Well, sometimes the Republican in you is still strong :-). I recognize those stereotypes (and their basis in reality), but I think of environmentalists as people like me who believe we need to prioritize the needs of the users of the ordinary users of the environment (i.e., almost all of us), over the needs of big business to pollute. A balance of course, but is the focus the public interest or the narrow financial interest of particular companies/industries.

  2. R. Jenrette says:

    Does costs and benefits analysis work that well in the face of an existential threat like climate change? Did anyone do a cost and benefit analysis after Japan bombed Pearl Harbor and the Nazis declared war on us to figure out if we could afford to respond?
    Many people think climate change is exponentially a greater threat than World War II, maybe even our military thinks it’s this serious.
    Do we postpone sufficient action because it won’t hurt us tomorrow or next week?
    Seems to me the term “environmentalist” has declined because climate change unbelievers have denied the findings of environmental science, helped by the fossil fuel industry money and propaganda to ridicule them.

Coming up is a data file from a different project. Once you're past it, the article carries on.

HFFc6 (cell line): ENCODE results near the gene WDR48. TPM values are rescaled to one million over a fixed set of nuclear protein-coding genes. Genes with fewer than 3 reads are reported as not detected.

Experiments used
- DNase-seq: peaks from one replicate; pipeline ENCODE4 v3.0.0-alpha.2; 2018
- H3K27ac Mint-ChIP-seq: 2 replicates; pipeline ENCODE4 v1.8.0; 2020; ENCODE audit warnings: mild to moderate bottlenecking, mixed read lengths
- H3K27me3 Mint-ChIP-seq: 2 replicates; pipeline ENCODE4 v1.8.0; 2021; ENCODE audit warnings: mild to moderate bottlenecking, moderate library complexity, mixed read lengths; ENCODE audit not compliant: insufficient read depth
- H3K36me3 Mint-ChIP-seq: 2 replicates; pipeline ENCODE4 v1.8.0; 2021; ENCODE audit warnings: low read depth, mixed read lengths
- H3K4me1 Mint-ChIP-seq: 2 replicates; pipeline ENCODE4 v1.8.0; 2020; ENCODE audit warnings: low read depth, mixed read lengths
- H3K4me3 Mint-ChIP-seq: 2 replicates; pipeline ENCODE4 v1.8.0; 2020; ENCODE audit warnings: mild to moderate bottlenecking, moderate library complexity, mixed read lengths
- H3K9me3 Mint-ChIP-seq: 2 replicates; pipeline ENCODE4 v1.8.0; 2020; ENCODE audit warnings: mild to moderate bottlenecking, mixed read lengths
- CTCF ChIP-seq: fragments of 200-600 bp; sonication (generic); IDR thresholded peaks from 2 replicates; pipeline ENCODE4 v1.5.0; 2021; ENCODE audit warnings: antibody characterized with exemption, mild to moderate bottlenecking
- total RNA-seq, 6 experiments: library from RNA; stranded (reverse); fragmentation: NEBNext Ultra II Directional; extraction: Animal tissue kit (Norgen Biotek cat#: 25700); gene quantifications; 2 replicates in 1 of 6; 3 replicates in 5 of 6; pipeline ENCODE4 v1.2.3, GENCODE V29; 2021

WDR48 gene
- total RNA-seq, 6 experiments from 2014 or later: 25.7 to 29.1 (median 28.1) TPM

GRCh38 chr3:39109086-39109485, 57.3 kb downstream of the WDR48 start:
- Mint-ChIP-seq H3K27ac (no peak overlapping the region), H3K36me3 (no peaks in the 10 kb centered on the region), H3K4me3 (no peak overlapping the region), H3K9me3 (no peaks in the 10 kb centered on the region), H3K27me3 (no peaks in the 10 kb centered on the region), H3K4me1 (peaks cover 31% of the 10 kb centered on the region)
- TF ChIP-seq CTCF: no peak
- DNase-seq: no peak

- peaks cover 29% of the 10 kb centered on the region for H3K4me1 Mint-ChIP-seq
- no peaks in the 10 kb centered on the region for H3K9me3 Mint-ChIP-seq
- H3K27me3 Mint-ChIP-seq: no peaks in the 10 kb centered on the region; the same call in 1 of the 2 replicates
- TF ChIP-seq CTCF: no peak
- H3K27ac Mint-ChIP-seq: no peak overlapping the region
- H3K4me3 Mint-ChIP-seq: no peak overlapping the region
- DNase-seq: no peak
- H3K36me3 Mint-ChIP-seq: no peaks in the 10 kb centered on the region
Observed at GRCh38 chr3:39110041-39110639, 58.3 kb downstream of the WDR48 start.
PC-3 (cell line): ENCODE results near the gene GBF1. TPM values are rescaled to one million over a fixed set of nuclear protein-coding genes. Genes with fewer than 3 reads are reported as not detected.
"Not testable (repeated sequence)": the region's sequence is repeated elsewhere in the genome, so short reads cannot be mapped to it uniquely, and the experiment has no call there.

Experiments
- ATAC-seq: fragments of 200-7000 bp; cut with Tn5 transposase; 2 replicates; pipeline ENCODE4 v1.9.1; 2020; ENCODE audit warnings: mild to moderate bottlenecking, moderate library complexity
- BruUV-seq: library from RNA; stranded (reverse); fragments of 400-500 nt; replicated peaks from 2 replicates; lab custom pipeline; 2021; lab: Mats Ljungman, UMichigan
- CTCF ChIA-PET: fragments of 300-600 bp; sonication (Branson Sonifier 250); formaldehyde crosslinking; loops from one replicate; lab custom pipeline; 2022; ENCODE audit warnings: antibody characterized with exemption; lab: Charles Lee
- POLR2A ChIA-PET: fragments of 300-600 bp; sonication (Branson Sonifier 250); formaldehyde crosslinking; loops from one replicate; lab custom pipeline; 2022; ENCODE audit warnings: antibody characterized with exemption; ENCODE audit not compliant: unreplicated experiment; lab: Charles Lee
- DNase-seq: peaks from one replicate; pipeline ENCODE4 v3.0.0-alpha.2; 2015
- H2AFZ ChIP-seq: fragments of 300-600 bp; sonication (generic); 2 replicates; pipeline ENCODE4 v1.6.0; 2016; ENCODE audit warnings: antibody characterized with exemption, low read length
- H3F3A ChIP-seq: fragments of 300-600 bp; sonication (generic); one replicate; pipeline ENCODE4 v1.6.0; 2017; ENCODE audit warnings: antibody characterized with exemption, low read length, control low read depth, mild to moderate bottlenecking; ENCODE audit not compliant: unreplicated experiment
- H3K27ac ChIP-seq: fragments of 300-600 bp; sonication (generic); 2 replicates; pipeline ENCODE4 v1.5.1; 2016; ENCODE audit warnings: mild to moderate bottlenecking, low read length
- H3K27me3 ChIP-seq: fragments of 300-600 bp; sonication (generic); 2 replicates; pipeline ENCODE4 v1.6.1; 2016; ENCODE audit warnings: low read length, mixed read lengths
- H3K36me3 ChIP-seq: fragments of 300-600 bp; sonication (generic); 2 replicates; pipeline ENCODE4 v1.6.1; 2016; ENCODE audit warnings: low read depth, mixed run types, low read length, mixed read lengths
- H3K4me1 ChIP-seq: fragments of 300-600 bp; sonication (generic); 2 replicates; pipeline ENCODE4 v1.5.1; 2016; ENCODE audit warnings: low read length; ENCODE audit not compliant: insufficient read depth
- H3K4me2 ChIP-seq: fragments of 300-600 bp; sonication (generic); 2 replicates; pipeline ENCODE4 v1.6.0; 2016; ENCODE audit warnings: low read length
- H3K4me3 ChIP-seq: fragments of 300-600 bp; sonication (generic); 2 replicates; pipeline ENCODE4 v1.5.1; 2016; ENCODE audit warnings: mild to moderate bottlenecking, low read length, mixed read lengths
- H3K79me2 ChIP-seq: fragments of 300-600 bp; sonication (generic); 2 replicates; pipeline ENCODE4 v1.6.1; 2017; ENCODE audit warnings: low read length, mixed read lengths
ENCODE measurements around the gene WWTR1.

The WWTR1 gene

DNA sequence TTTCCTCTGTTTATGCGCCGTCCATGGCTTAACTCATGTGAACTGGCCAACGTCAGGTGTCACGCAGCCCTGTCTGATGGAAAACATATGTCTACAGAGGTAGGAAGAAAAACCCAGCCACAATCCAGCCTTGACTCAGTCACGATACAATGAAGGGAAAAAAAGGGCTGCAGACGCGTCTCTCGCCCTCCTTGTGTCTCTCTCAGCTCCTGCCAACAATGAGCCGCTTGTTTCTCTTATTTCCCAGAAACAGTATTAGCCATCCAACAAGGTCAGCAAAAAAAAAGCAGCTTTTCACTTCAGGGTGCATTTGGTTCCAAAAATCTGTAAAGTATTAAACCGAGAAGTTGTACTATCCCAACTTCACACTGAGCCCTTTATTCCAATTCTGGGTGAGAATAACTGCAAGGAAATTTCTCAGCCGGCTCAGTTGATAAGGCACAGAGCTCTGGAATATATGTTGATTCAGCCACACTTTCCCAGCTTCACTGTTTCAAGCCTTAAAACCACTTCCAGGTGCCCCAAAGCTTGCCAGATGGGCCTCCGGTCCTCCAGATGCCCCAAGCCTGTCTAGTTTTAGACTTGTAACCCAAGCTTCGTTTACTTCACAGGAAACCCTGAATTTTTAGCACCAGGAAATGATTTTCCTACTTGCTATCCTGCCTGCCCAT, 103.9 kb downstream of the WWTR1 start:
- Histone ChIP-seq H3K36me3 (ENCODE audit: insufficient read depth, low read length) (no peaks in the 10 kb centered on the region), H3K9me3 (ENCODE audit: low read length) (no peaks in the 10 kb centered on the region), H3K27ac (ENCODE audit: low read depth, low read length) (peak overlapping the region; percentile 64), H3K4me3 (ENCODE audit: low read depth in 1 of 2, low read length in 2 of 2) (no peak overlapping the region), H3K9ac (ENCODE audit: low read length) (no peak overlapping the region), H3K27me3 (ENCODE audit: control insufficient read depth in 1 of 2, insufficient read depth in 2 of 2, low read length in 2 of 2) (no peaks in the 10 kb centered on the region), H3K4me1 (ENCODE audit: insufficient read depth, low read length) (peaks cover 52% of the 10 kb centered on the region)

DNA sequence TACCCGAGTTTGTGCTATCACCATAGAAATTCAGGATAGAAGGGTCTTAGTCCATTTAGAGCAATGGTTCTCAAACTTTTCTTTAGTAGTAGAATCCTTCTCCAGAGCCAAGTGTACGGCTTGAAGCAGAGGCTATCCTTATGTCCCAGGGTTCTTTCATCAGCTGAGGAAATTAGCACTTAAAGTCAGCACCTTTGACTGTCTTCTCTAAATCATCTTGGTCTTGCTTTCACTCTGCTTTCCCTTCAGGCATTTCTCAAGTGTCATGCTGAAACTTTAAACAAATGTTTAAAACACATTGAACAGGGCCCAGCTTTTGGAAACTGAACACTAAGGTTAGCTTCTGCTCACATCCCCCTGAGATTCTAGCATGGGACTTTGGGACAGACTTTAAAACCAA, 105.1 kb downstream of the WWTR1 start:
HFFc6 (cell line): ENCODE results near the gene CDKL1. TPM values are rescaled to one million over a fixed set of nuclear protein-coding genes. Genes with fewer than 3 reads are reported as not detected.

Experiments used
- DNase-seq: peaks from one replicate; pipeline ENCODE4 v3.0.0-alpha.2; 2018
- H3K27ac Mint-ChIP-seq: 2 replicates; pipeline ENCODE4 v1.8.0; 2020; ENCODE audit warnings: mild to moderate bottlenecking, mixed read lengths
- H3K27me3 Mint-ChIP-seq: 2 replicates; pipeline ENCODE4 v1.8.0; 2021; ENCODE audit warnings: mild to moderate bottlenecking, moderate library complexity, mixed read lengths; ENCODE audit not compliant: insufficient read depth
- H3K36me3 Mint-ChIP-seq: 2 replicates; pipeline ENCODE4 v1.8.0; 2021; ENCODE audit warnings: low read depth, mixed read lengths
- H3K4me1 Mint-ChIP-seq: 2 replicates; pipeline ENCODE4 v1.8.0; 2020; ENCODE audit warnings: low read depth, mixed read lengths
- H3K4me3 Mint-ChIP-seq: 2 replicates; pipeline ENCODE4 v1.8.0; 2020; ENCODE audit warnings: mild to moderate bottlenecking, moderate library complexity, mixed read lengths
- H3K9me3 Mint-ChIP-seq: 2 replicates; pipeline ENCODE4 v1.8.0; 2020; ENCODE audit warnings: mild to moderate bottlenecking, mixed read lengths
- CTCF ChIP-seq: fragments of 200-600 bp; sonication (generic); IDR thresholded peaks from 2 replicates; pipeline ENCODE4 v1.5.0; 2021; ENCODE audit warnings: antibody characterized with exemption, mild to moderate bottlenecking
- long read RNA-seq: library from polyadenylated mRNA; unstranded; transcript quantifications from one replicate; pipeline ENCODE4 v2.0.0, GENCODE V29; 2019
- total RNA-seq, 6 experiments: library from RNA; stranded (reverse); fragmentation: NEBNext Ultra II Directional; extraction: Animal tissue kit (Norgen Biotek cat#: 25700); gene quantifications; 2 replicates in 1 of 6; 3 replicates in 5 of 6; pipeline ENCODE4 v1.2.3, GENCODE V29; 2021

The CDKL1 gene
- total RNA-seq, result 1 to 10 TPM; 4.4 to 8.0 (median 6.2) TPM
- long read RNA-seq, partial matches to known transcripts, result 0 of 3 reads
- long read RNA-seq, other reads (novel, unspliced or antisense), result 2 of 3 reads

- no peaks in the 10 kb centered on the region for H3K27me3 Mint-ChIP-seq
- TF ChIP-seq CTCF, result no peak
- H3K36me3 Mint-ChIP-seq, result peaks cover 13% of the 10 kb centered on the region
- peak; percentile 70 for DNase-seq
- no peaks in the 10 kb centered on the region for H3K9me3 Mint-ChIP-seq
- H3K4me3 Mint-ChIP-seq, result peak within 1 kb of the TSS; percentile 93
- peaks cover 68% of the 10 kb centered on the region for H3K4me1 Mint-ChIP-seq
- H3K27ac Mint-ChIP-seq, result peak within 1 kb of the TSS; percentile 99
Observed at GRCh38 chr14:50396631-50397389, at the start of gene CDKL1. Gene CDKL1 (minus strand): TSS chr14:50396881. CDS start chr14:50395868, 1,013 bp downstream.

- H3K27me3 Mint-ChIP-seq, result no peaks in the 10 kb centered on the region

• Jon K says:

      The industrial revolution, primarily fueled by fossil fuels, has enabled more people to live happier, better, more productive, longer lives than any other period of human existence. That is an undeniable fact. While it might be nice to live in a world where we can have all the benefits without burning carbon that world doesn’t exist and isn’t likely to exist in our lifetimes. Quite simply the technology does not exist. Yes, renewable energy is promising, but it can in no way meet the energy demands of the world. Agricultural production alone is dependent on fossil fuels, and that is at all levels of production. As I learned from The Omnivore’s Dillema everything you eat corn, or products derived from corn you are essentially taking in energy made possible by oil.

      Humans will adapt to changes in climate. There is no way to “stop” climate change. The costs in human lives is just too high. What we will do is adapt. Personally, I accept the implications of climate change, yet reject the most extreme predictions of doom. Climate models are just that models. There is significant variation in the projections of what may possibly happen.

      • itchy says:

        “There is no way to “stop” climate change.”